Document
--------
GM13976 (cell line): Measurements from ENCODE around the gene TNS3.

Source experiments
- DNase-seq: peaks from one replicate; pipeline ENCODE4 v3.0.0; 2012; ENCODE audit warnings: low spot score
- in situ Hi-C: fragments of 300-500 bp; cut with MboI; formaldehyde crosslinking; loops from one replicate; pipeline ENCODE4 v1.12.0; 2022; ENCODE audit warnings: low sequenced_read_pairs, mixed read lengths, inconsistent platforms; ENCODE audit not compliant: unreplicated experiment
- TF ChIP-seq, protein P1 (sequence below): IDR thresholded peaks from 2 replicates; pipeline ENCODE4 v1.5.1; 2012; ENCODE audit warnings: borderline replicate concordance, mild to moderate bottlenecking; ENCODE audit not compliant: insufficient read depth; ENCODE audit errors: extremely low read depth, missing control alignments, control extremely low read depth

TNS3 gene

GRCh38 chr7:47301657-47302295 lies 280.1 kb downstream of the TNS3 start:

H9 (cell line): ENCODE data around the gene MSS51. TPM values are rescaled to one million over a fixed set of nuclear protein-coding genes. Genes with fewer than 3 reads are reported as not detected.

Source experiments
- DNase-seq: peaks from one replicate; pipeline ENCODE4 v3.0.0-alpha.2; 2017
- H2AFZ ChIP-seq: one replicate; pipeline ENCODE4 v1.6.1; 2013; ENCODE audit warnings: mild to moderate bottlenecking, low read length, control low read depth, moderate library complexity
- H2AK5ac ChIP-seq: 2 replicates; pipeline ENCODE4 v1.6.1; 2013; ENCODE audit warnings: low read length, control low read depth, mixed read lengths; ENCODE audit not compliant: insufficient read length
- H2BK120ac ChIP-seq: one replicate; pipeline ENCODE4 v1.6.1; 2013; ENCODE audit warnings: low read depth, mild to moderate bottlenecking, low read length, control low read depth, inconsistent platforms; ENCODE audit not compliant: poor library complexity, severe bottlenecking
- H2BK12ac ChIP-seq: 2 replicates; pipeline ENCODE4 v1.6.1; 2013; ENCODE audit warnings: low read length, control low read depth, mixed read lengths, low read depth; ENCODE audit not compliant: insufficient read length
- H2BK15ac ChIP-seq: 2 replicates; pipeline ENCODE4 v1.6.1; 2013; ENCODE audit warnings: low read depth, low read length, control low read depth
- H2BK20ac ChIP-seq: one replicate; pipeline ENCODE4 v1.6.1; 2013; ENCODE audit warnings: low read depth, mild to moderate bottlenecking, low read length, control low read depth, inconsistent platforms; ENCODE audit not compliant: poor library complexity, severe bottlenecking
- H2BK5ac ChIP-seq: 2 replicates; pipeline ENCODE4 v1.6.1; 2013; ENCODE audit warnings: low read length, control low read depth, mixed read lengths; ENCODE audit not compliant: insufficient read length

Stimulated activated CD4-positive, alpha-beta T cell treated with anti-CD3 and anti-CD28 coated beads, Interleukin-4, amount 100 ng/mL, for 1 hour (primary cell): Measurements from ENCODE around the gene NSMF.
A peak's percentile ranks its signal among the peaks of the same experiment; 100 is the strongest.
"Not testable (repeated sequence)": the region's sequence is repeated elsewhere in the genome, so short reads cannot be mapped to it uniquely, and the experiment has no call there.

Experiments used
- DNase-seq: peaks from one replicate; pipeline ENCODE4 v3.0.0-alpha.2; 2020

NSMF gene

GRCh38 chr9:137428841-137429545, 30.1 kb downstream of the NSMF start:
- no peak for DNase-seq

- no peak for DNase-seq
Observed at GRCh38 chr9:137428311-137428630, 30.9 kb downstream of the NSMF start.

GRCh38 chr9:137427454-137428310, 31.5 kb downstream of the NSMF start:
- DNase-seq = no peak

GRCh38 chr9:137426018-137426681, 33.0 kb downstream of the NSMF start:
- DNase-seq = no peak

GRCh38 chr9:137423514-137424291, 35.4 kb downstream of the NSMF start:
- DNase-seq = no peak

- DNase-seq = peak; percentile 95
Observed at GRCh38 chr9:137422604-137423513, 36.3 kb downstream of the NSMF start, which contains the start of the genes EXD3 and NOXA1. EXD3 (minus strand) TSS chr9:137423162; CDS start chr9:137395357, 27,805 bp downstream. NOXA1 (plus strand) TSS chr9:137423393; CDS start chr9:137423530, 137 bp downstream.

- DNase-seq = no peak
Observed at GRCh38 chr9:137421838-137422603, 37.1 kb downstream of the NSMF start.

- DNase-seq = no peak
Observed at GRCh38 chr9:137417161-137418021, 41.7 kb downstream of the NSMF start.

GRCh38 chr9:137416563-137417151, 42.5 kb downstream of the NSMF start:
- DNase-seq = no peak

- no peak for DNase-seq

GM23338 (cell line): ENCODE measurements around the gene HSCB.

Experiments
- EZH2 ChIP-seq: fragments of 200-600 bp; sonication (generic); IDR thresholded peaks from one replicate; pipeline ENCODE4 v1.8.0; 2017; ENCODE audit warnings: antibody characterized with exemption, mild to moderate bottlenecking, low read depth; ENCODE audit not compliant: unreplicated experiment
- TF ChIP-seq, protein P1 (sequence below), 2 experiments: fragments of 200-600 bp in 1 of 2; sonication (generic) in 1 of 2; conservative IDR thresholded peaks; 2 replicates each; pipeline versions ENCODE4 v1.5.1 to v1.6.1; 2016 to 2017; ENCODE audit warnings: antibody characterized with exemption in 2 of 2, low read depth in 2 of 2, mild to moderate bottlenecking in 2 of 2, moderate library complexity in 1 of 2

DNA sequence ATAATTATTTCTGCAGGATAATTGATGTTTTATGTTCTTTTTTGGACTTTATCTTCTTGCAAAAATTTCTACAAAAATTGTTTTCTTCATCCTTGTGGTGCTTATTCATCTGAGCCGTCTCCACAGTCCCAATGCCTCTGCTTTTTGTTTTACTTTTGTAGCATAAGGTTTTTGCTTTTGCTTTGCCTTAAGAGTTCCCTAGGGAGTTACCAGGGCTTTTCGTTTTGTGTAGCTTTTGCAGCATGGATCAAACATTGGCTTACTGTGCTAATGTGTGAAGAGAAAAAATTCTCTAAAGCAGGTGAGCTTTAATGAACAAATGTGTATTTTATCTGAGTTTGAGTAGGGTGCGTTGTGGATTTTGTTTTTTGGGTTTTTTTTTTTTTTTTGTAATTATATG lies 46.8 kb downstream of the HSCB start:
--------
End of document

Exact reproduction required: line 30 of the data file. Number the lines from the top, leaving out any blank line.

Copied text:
GRCh38 chr9:137426018-137426681, 33.0 kb downstream of the NSMF start: